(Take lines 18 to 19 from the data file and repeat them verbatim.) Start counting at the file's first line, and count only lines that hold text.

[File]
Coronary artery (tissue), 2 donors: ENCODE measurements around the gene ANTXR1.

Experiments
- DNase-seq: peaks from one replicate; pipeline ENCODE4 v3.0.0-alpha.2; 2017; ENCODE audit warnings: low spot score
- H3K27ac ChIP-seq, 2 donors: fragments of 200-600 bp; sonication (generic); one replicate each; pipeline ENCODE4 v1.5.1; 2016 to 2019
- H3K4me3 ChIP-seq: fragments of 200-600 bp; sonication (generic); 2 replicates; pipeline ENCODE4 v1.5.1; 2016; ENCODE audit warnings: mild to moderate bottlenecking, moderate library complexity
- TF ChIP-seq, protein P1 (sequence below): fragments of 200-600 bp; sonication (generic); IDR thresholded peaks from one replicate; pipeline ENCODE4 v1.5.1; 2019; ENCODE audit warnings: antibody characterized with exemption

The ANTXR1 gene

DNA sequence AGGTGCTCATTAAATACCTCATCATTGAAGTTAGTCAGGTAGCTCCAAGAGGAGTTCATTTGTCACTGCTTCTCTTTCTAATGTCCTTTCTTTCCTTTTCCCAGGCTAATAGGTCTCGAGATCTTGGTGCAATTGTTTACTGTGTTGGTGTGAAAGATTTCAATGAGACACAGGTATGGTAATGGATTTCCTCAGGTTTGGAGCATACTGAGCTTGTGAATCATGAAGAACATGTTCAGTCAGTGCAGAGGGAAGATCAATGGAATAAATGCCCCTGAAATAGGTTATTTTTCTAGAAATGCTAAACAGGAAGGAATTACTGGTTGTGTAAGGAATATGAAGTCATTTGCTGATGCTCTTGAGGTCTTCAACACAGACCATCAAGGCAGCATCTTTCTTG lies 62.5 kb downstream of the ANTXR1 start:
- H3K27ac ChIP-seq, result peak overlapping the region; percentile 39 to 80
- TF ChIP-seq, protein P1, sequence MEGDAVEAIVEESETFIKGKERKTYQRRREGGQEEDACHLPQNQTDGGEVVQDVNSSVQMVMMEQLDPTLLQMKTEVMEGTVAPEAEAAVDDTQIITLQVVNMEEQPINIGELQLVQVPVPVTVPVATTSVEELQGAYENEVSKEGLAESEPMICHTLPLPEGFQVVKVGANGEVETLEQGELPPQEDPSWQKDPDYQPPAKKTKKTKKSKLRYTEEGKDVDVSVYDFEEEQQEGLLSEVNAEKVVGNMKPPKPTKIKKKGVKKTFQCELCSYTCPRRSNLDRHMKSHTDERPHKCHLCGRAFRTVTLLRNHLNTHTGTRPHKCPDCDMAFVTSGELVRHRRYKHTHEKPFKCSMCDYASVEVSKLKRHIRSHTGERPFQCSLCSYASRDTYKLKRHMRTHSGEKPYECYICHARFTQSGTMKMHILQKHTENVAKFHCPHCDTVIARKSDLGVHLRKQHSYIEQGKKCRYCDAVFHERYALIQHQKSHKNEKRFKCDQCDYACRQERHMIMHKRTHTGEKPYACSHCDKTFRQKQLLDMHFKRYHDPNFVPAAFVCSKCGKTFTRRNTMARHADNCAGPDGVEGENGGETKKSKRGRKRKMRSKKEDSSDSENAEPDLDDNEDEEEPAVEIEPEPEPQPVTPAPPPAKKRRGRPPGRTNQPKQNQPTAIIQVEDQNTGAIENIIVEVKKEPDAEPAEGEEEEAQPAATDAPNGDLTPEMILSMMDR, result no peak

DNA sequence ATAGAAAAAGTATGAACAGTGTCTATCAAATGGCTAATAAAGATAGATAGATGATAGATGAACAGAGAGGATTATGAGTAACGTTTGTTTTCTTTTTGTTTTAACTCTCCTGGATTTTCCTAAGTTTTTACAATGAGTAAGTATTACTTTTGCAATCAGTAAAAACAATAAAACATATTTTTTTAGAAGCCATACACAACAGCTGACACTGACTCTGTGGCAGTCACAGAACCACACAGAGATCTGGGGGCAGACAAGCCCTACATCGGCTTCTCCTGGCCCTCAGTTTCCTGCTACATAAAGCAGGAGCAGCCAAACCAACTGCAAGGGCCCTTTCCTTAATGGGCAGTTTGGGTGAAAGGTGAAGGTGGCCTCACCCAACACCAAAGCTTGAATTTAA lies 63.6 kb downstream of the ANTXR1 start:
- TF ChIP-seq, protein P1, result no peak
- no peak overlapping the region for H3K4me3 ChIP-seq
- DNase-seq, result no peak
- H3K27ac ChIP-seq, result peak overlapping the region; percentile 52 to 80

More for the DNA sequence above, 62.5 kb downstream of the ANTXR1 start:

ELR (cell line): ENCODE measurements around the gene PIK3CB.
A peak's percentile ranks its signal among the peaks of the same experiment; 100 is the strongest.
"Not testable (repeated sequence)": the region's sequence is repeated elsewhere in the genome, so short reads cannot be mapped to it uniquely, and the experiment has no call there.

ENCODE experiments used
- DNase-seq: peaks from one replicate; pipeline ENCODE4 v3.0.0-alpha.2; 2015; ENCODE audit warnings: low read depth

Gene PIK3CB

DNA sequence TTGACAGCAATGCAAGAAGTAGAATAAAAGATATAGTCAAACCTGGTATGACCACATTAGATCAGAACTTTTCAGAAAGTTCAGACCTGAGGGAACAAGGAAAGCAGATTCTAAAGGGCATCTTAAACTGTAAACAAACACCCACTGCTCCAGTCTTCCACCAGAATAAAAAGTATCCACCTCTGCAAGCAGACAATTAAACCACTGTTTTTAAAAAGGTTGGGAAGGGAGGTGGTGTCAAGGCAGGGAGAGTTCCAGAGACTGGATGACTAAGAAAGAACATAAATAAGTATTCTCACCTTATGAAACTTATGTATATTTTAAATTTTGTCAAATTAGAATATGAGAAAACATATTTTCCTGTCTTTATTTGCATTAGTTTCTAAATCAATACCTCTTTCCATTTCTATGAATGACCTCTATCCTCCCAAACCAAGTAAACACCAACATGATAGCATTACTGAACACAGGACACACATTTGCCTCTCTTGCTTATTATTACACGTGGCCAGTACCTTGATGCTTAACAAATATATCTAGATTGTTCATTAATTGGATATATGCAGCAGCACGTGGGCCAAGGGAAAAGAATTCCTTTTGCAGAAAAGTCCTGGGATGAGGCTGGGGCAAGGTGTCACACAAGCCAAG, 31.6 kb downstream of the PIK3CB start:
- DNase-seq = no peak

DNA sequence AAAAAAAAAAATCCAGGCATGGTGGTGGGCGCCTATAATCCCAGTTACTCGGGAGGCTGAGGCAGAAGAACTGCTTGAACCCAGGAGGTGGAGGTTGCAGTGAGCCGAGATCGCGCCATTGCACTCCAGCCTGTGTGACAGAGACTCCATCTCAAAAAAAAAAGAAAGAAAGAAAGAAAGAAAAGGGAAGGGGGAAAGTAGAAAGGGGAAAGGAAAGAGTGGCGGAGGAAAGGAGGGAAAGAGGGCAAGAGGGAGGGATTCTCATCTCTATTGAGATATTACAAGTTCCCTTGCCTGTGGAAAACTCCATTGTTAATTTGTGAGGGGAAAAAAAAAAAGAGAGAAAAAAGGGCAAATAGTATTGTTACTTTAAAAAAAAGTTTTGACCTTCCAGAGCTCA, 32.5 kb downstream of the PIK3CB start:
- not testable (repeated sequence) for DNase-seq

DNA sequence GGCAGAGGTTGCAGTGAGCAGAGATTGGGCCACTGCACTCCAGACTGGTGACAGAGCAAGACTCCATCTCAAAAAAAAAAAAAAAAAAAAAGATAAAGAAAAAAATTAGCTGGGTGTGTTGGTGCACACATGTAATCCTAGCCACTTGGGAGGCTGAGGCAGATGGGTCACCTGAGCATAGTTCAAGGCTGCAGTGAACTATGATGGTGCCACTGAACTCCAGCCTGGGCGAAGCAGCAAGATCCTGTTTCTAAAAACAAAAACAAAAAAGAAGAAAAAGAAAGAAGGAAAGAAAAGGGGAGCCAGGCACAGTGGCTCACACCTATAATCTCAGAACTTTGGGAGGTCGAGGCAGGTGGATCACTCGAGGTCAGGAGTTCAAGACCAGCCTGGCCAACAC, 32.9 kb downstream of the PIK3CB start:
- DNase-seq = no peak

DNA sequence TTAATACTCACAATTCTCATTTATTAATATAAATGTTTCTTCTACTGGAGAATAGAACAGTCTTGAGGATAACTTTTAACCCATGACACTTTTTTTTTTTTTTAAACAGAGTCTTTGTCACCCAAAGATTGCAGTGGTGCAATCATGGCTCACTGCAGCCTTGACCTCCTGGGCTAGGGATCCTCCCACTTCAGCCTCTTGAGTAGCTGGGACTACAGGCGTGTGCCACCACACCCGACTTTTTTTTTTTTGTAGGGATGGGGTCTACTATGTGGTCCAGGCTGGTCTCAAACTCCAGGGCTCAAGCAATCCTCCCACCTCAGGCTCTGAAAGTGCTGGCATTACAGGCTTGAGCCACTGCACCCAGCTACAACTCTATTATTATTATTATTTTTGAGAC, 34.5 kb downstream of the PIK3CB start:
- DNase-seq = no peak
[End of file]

A peak's percentile ranks its signal among the peaks of the same experiment; 100 is the strongest.
"Not testable (repeated sequence)": the region's sequence is repeated elsewhere in the genome, so short reads cannot be mapped to it uniquely, and the experiment has no call there.